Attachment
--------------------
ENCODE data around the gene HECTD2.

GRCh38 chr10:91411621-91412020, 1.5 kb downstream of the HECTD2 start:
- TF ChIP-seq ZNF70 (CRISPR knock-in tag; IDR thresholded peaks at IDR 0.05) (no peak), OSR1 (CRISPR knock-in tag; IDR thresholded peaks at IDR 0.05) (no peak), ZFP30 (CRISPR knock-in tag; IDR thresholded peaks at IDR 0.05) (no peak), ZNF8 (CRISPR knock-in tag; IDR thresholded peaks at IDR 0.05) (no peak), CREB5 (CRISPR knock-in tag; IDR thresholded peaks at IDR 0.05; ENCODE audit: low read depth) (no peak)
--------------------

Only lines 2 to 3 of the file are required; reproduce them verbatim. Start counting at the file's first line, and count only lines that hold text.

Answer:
GRCh38 chr10:91411621-91412020, 1.5 kb downstream of the HECTD2 start:
- TF ChIP-seq ZNF70 (CRISPR knock-in tag; IDR thresholded peaks at IDR 0.05) (no peak), OSR1 (CRISPR knock-in tag; IDR thresholded peaks at IDR 0.05) (no peak), ZFP30 (CRISPR knock-in tag; IDR thresholded peaks at IDR 0.05) (no peak), ZNF8 (CRISPR knock-in tag; IDR thresholded peaks at IDR 0.05) (no peak), CREB5 (CRISPR knock-in tag; IDR thresholded peaks at IDR 0.05; ENCODE audit: low read depth) (no peak)